I recently interviewed Jens Lapinski, the founder of aiHit, a London-based, VC-backed business information services company and recently one of the new members of the entrepreneur in residence at Forward Internet Group.
In our interview, he shares some of his knowledge and advices on starting a business, raising investment, bootstrapping and advices for aspiring and first-time entrepreneurs.
Hi Jens, thanks for doing this with me, I know you are very busy at the moment
Hi, thanks for having me.
Can you give us some background information about yourself, were you the entrepreneurial type growing up?
I grew up in Dusseldorf, Germany, which is a city of about 550k inhabitants close to the Dutch border. I wouldn’t say I was massively entrepreneurial in school. The only thing I did was to give maths classes to younger pupils. Mind you that was pretty well paid at 15 Marks per hour (about Euros 7.50). I became more entrepreneurial in University.
Tell me about what you do?
Until the end of 2011, I was the CEO of aiHit, a London-based tech startup, which I co-founded in 2007. I hired a new CEO who started in January 2012 and am now a non-executive director at aiHit. I am very excited to now be working as an Entrepreneur in Residence with Forward Internet Group. Forward has some 250 staff and >£100m revenue. I am working full-time with a small team that is focusing on startup up new products using lean startup techniques.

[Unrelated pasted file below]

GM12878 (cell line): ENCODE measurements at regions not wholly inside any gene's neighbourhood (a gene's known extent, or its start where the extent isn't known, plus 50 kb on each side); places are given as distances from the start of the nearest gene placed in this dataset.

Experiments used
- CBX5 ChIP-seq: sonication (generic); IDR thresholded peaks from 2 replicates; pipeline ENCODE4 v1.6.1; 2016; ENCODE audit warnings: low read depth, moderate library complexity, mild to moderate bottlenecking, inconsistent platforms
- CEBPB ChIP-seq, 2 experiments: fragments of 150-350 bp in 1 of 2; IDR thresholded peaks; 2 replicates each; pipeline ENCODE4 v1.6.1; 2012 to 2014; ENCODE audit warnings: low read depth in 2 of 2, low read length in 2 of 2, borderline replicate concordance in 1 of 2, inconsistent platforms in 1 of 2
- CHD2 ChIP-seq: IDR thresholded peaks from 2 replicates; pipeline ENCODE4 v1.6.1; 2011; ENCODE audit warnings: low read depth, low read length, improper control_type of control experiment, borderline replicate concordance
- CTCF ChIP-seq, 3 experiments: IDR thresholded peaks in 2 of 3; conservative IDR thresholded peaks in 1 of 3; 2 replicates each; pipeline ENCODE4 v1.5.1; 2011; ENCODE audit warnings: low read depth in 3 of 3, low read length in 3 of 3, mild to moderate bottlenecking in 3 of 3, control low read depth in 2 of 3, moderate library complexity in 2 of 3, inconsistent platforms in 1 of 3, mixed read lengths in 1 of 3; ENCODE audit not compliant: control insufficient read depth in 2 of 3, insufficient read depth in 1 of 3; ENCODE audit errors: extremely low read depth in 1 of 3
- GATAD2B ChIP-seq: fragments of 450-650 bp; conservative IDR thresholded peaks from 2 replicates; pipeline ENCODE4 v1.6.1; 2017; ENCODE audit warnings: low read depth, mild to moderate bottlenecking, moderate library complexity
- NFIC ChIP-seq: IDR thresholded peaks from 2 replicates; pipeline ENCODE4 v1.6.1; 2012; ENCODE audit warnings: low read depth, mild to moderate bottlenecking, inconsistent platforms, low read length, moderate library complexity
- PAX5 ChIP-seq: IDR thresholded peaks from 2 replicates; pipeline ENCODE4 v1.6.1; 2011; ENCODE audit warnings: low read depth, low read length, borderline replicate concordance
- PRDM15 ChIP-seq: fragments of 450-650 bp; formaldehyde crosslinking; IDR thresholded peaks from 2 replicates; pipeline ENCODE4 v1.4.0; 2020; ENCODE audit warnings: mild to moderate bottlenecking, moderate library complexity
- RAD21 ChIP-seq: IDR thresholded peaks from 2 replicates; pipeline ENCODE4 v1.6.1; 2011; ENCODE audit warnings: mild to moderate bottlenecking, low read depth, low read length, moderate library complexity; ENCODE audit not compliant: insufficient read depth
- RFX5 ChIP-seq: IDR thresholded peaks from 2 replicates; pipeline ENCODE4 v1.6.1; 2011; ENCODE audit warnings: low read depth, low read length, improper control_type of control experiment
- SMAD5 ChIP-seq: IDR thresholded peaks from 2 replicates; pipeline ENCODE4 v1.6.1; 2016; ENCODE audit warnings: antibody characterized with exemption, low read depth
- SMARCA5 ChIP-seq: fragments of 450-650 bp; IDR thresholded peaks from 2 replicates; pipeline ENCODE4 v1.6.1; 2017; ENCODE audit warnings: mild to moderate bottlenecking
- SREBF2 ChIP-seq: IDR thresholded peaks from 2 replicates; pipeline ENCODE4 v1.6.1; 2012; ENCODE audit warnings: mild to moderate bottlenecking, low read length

Tell me about the early days, how did the idea for aiHit came about?
I was working at Library House, a business information and research outfit based in Cambridge. In 2006, I went to Germany to watch WorldCup football with about 10 VCs. Later on, one of them, Simon Cook, the CEO of what is now called DFJ Esprit introduced me to my co-founders. They had the technology to automatically extract from the web the data Library House was generating by hand. My thought was that when somebody can automate what had previously been done by hand, this has the potential to revolutionise any industry, so that is why we started aiHit.
What would you say was the hardest part of starting the business?
Starting a business is easy. The hard part is to get to the point where you have sufficient critical traction with your idea in order to pay all the salaries.
What is aiHit? Tell me how it works?
aiHit is a provider of automated company data to business information companies, credit reference agencies, and business directories. The company uses advanced artificial intelligence and machine learning technologies to automatically create feeds of structured company data from unstructured sources on the Web. Our customers use these feeds to improve their existing products at an attractive cost point.
How has your market changed in the past few years?
Our market has accelerated in our direction. When we started selling, we had to continuously justify that data generated from web is a good idea. That has completely stopped in the last 18 months, which has been great.
What would you say has been some of the most crucial things that you’ve done to grow aiHit?
Pivot. We initially had the idea to sell business information to customers in a retail model, but that never worked for us. We then pivoted towards selling the data in a wholesale model and that was much more successful.